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House OKs budget plan — setting stage for homestretch dealing with Senate

Friday, April 12th, 2013 by John Kennedy

The Florida House approved its $74.4 billion state budget Friday, setting the stage for end-of-session negotiations with the Senate over a final spending plan for 2013-14.

The House vote was 99-17, with about one-third of the Democratic caucus opposing the proposal.

Unlike recent sessions, the House and Senate budgets are relatively close, helped along by a $1 billion budget surplus which follows six years of spending reductions.

“We prioritize people, while maintaining reserves,” said Rep. Matt Hudson, R-Naples, who helped craft health and human services spending.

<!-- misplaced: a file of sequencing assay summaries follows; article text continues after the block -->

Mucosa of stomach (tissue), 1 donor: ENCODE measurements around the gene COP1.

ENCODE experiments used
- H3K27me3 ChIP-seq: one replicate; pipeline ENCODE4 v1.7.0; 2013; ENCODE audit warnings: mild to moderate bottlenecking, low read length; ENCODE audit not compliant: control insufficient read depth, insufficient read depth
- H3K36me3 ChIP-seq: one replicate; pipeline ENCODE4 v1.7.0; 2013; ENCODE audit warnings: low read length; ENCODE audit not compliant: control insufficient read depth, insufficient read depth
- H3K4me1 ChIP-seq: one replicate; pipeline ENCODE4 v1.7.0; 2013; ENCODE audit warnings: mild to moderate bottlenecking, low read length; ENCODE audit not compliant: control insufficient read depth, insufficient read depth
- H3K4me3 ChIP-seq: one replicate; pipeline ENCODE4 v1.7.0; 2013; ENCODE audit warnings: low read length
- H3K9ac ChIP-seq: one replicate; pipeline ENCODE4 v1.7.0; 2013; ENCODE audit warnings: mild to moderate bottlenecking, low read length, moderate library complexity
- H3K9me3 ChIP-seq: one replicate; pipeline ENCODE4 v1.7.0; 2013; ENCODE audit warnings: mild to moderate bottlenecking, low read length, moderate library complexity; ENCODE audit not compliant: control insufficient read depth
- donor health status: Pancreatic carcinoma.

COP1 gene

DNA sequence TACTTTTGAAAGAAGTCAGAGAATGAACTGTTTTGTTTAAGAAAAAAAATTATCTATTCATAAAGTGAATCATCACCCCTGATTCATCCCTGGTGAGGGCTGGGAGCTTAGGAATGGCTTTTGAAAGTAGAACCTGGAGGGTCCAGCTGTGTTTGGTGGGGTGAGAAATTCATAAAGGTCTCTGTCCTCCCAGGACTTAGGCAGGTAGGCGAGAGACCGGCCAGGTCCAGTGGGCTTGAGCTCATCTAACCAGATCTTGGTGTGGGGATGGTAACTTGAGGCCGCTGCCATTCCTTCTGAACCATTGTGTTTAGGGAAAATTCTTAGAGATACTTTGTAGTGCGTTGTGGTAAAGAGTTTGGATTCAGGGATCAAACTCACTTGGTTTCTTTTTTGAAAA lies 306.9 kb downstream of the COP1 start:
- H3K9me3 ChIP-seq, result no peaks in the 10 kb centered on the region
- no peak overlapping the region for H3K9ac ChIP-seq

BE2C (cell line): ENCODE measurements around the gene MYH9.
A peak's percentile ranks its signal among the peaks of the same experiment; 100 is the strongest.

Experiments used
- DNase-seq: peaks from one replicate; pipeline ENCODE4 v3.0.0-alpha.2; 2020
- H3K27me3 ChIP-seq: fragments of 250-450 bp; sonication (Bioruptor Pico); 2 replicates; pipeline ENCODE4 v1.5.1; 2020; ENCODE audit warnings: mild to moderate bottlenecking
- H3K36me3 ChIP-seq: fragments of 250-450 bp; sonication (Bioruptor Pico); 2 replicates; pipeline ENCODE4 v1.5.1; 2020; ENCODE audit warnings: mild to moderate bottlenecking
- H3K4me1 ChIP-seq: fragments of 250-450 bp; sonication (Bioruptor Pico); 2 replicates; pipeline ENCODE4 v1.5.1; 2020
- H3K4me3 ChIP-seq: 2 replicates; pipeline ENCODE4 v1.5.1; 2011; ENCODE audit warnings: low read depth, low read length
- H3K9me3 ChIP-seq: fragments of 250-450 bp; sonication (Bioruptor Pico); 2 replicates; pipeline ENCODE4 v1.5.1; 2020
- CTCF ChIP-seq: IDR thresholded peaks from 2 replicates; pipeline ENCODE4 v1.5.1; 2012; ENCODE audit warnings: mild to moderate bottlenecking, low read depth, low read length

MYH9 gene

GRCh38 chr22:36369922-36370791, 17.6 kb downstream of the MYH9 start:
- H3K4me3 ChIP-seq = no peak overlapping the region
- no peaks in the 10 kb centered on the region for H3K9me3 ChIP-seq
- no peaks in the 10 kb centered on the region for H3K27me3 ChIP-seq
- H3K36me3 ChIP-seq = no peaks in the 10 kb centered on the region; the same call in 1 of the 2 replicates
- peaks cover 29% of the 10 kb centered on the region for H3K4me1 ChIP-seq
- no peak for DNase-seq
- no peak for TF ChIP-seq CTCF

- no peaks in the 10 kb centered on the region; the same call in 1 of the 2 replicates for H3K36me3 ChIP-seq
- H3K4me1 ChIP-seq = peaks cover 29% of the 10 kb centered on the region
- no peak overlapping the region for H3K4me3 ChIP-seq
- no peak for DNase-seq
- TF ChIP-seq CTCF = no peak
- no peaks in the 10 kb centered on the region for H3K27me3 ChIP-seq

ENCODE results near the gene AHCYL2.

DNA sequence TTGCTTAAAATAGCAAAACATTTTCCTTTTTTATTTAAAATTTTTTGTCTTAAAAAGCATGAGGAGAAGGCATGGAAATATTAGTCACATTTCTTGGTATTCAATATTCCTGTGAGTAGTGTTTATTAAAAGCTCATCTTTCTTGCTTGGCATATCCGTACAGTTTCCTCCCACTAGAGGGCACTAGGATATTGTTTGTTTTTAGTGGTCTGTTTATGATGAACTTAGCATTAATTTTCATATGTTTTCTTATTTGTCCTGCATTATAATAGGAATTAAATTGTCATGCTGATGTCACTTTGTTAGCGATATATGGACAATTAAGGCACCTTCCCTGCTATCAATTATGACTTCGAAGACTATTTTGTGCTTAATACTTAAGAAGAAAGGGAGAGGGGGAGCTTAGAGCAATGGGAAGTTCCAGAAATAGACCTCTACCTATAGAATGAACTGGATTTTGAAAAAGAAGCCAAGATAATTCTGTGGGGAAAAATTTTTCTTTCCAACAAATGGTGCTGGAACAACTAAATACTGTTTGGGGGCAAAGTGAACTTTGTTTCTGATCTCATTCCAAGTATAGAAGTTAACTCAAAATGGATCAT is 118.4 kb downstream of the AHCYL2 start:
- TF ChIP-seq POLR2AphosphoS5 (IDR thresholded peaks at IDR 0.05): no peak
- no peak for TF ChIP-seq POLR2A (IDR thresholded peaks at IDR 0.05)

The House increases public school spending by $1 billion, or an average $395-per-student. College and university tuition would jump by 6 percent under the House plan, which also sets aside $2.6 billion in reserves.

The Senate approved its $74.3 billion proposal earlier this week on a 40-0 vote. Much of the session’s remaining three weeks will be devoted to reaching a consensus  plan for the year beginning July 1.

House Democratic Leader Perry Thurston of Fort Lauderdale criticized the House proposal for failing to embrace a Medicaid expansion that could draw $51 billion to Florida over the next decade, while costing state taxpayers no more than $3.5 billion. Another 1 million Floridians could get health insurance under the approach.

Instead, House Speaker Will Weatherford, R-Wesley Chapel, and other ruling Republicans unveiled a health insurance proposal Thursday that would cover only about 115,000 Floridians while costing state taxpayers $237 million a year. No federal dollars would be used in the modest expansion.